Yale Medical Library opening and dedication
Scope and Contents
The collection consists of correspondence, printed materials, and clippings. The correspondence by John Fulton and others includes letters on organizing the program for the dedication, hundreds of handwritten and typed RSVPs to the Dean of the School of Medicine, Francis G. Blake, accepting the invitation or declining, and letters of congratulation after the ceremony. The printed materials include pamphlets issued while the library was being constructed, the invitation to the dedication, a map of the library and the exhibits on display, the "Blessing of the Books" by the Reverend George Stewart, reprints of the speeches, and an illustrated reprint on the architecture of the library. Clippings include articles from the New York Times, the New Haven Register, other newspapers, and journals.
- Harvey Cushing/John Hay Whitney Medical Library
- Yale Medical Library
- Yale Medical Library. Historical Library
Language of Materials
Materials are almost all in English. A few incoming letters are in other languages.
Conditions Governing Access
The materials are open for research.
Organized in three series: 1. Correspondence. 2. Printed materials. 3. Clippings.
1 Linear Feet (2 boxes)
Correspondence, printed materials, and clippings saved by Madeline Stanton, Secretary of the Historical Library, concerning the building, opening, and formal dedication of the Yale Medical Library on June 15, 1941.
Biographical / Historical
The Yale Medical Library (now the Harvey Cushing/John Hay Whitney Medical Library), an addition to the Sterling Hall of Medicine designed by Grosvenor Atterbury (Yale College 1891), began to be built in late 1939, and was dedicated in a large formal ceremony on June 15, 1941. It was designed in the shape of a Y with the Historical Library in one wing and the General Medical Library in the other. The founders of the library were three physicians, book collectors, and historians of medicine: neurosurgeon Harvey Cushing (Yale College, 1891), then Sterling Professor of Neurology; John Fulton, Sterling Professor of Physiology; and Arnold C. Klebs of Nyon, Switzerland. They had agreed to donate their rare book collections to Yale if Yale would build a place to house them. That offer coalesced with the need of the Medical School to build a larger library located on the Medical School campus for current medical books and journals. The Medical School had a small library but the main collection of medical books and journals was then housed at Sterling Memorial Library. By February 1941, the General Medical Library was open for patrons. The dedication marked the opening of the Historical wing of the Library. Cushing, who had been the main advocate for the library, knew that the Library would be built, but died in October 1939 before the construction began. The year 1941 coincided with the 50th anniversary of Cushing's Yale class of 1891, which donated funds as part of its class gift to decorate the rotunda of the library in commemoration of Cushing.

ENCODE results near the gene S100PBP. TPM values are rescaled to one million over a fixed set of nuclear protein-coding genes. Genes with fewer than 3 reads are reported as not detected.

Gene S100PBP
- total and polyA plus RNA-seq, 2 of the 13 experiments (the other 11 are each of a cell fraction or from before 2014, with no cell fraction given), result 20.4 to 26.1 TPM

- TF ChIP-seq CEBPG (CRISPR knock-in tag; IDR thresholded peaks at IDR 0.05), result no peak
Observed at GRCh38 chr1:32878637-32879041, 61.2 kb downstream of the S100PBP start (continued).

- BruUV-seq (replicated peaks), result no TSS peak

The correspondence and first set of pamphlets were maintained by Madeline Stanton, Secretary of the Historical Library, and held by the Historical Library since its inception. Stanton collected a variant set of pamphlets and clippings which she pasted on backing and annotated for a possible notebook or scrapbook.
- Atterbury, Grosvenor, 1869-1956
- Bishop, Lottie Genevieve, 1885-
- Blake, Francis G. (Francis Gilman), 1887-1952
- Childs, Starling Winston, 1870-1946
- Cushing, Harvey, 1869-1939
- Fulton, John F. (John Farquhar), 1899-1960
- Homans, John, 1877-1954
- Klebs, Arnold C. (Arnold Carl), 1870-1943
- Lewis, W. S. (Wilmarth Sheldon), 1895-1979
- Medical libraries -- Connecticut
- Rare books
- Seymour, Charles, 1885-1963
- Stanton, Madeline E. (Madeline Earle)
- Stewart, George
- Yale College (1887- ). Class of 1891
- Yale University. School of Medicine
- Yale Medical Library Opening and Dedication
- Toby A. Appel
- Description rules
- Describing Archives: A Content Standard
- Language of description note
- Finding aid written in English.